Maryknoll Office for Global Concerns

Representing Maryknoll Fathers & Brothers, Maryknoll Sisters, and Maryknoll Lay Missioners
  • Sri Lanka children - Jim Stipe
  • Golden calf on Wall Street
  • Seedbag
  • Altar in Palestine - R Rodrick Beiler
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21st Sunday in Ordinary Time

Aug 21, 2016
Isaiah 66:18-21; Psalms 117:1, 2; Hebrews 12:5-7, 11-13; Luke 13:22-30
Prepared by:
Fr. Dan McLaughlin, MM

The following scripture reflection is also found in A Maryknoll Liturgical Year: Reflections on the Readings for Year C.

When the people with whom I work meet each week to prepare the celebration of the Eucharist, one of the first things they do is a reflection on the readings. After these many years in Brazil, I have become very appreciative of their method: They reflect on the readings in the time of Christ, and then they will try to bring these readings into their daily life.

It is amazing, being here in Brazil, how I am in touch with the rest of this world. Thanks to today’s methods of mass communication – internet, TV, radio, newspapers – I have instant access to what is going around the globe. Most Brazilians I work with know about the wars that are being waged in Afghanistan and between Israel and Palestine. They know the political differences between Colombia and Venezuela; the barriers that nations are creating to limit immigration, including the walls being constructed along the Mexican-U.S. border, as well as the wall raised up to separate Israel and Palestine.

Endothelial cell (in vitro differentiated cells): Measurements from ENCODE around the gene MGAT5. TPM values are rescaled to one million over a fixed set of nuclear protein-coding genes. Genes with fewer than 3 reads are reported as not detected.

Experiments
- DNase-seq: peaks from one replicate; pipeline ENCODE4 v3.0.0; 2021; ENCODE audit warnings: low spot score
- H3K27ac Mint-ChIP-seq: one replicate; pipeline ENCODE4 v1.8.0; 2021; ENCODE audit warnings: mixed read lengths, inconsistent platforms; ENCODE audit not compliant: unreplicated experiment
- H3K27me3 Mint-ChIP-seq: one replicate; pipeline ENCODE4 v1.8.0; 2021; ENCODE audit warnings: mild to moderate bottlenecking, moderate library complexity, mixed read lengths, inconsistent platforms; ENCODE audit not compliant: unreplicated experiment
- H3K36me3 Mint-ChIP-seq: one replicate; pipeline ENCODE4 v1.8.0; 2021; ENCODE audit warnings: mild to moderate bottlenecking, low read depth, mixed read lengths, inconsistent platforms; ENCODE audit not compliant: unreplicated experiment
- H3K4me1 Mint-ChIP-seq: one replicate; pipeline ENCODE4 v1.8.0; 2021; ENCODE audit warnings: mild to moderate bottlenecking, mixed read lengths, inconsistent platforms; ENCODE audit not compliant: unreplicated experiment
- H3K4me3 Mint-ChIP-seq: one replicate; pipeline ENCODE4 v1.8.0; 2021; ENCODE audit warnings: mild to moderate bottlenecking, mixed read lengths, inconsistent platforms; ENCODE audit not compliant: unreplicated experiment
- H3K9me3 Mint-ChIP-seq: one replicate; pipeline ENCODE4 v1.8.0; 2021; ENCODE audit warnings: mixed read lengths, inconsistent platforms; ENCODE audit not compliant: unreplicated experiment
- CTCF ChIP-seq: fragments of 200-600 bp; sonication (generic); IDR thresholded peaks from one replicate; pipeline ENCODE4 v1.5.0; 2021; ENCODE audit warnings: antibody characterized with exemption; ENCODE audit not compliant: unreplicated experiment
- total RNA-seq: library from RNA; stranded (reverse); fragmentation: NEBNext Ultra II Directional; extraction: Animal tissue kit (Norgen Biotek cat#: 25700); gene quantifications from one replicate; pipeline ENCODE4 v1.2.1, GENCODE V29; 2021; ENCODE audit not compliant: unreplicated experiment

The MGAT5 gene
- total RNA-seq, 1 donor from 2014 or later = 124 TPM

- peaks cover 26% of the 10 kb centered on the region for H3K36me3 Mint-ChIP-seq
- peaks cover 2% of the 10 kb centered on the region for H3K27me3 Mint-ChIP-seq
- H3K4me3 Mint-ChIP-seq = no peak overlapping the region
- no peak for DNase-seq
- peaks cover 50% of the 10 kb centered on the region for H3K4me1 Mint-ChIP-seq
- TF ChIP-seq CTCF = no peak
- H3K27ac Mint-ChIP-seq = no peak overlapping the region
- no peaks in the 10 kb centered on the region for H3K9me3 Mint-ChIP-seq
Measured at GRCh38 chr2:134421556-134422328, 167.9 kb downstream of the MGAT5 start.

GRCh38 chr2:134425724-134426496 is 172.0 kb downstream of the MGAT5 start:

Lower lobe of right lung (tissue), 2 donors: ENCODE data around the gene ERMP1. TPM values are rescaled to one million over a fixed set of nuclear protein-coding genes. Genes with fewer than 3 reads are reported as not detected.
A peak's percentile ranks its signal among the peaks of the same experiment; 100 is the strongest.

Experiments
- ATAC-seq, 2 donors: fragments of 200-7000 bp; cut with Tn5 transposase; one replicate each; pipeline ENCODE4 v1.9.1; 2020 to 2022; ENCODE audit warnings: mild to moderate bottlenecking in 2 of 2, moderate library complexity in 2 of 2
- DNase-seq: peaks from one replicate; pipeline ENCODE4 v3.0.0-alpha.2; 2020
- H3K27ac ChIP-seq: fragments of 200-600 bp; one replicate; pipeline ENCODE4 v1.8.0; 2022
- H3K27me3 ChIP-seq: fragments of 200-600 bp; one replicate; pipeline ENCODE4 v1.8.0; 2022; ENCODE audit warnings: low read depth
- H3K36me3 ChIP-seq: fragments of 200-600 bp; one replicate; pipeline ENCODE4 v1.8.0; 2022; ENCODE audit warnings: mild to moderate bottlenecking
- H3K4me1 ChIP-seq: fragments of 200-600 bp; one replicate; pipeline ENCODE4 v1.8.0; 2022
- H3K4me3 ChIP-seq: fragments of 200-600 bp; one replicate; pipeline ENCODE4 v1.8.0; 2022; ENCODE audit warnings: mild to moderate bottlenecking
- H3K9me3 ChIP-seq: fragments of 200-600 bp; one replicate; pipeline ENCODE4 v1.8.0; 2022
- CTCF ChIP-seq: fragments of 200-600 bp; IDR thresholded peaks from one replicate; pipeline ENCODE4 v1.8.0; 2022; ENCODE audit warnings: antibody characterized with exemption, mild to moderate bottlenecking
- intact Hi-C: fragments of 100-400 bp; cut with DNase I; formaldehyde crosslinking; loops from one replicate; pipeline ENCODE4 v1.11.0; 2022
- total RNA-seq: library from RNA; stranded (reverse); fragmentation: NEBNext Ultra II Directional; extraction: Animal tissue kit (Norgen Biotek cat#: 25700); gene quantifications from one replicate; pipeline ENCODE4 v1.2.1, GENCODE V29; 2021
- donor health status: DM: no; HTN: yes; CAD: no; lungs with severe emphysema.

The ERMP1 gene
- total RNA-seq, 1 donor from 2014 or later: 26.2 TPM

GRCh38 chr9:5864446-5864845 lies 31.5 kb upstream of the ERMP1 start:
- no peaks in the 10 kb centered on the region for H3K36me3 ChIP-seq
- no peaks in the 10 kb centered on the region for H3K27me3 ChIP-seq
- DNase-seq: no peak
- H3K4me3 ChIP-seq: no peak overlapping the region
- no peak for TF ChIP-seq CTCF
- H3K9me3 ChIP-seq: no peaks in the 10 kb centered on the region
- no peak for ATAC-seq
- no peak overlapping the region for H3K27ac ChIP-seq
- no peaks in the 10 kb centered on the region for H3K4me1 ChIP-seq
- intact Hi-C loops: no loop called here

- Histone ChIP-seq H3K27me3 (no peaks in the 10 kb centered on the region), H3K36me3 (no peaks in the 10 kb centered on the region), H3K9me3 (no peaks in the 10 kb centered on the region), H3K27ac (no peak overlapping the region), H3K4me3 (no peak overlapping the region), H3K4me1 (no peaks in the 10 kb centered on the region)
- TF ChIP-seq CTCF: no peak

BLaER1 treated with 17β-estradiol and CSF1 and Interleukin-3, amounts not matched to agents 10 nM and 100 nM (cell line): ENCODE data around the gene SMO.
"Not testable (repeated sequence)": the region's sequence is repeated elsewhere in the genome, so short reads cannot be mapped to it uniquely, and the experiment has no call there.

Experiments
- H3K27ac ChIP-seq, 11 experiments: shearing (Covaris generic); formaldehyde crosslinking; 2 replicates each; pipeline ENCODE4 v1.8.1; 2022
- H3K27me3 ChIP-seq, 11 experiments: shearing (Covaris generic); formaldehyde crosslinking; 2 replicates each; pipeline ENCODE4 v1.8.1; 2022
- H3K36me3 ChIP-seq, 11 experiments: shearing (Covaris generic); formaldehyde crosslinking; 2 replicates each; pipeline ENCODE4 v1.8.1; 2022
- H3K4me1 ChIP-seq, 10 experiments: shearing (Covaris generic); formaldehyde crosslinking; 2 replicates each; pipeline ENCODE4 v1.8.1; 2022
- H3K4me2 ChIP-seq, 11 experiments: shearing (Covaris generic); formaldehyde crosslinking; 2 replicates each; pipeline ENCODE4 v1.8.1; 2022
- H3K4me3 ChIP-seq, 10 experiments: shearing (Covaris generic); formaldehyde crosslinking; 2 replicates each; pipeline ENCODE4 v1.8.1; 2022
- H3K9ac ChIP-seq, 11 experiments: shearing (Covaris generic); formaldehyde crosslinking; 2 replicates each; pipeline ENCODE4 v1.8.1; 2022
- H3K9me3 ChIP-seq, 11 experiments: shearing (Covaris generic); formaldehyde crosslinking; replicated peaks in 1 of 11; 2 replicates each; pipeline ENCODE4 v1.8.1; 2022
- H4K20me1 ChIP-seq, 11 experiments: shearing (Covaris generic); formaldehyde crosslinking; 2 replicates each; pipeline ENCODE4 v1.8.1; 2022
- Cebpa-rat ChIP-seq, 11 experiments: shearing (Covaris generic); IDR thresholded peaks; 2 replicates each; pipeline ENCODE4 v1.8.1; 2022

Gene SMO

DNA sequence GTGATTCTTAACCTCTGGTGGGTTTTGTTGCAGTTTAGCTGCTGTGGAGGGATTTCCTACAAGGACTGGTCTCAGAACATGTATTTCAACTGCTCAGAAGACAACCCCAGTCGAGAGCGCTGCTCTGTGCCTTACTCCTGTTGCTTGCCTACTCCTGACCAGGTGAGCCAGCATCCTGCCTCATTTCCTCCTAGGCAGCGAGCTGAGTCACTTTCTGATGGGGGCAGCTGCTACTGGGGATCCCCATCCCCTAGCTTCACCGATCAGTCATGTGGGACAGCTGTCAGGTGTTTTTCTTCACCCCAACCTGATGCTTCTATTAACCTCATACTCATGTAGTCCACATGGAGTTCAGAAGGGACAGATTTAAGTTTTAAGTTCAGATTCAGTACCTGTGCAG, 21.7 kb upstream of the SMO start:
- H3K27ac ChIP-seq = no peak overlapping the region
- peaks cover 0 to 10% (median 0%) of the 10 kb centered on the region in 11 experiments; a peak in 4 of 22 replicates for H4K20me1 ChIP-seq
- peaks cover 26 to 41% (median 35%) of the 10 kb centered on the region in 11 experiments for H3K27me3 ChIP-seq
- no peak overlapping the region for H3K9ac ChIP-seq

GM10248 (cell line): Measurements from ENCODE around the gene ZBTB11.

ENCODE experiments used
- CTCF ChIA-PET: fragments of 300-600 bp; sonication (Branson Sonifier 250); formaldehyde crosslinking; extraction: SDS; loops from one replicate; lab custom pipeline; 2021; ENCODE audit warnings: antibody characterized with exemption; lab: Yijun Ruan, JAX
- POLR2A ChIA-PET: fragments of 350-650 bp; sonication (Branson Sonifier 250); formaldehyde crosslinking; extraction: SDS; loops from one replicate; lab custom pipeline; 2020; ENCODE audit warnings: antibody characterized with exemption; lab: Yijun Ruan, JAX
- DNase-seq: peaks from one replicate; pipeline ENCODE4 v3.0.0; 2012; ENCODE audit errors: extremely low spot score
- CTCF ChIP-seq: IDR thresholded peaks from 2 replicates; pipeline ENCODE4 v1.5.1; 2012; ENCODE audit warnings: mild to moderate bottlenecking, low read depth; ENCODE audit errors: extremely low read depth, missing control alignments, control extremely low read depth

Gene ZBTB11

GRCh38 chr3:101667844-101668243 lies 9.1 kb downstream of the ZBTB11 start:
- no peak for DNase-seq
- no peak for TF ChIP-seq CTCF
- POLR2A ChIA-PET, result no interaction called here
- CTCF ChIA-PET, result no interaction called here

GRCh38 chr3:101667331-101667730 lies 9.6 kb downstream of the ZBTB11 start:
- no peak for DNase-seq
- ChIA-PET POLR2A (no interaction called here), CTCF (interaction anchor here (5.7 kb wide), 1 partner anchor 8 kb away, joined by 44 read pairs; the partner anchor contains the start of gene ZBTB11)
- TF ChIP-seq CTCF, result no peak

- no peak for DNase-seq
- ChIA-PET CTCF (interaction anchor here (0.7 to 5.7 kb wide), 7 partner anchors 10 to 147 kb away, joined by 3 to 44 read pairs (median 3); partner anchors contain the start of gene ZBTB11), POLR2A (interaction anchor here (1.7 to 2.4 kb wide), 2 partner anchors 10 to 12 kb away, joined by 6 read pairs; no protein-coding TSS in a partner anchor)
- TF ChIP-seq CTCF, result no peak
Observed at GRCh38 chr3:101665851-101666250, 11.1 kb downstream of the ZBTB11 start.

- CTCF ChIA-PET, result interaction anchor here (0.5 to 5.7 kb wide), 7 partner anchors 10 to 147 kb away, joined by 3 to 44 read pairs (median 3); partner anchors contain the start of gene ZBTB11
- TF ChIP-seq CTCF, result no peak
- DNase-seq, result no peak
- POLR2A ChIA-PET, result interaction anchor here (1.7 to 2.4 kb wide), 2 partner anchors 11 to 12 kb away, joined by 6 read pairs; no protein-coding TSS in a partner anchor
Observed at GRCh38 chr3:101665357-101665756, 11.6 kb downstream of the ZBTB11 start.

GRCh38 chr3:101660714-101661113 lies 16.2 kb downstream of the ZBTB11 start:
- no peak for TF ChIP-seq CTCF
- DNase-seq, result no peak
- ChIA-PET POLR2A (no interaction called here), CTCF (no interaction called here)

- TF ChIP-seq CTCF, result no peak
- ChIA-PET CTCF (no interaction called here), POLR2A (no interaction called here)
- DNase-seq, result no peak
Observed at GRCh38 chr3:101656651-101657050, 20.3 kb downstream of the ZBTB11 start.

In the first reading, verse 18, Isaiah tells us that God will come to unite all peoples and tongues. And in the last verse the author tells us that from all corners of the world, people will come together in adoration of the living God. One of the women who helps prepare our Sunday liturgies said to us, “How many years have passed since this book was written, and yet we seem so far from what Isaiah is telling us. Why is it that over all this time, we seem to be creating even greater distances among one other?”

In today’s gospel, Luke tells us that Jesus, on his way to Jerusalem, visits the towns where the people gather and there teaches them. When someone questioned him about how many will be saved – will it only be a few? – Jesus does not directly answer the question. He states that salvation is universal and is open for all. But to arrive it is necessary to pass through a narrow gate.

It is not enough to say, that we sit at the table and eat with Jesus, that we have sat in the plaza and listened to his teaching. Christ says to those who are present to him, “Go away from me, all you evildoers.” But it is not enough, Jesus teaches us, that we practice justice. At another time, Christ teaches that those who want to pass through this narrow gate must practice justice and have compassion.

In preparing this liturgy for Sunday the people with whom I work say how necessary it is to respect others, no matter where they were born; to appreciate and protect God’s creation, to not throw our litter on the streets; and to keep our cars in condition, so that they do not pollute. Then one of the men in the liturgy group says, if we do these things, then we, as Isaiah wrote, will be those who come from the east, west, north or south and take our place at the table in the Kingdom of God.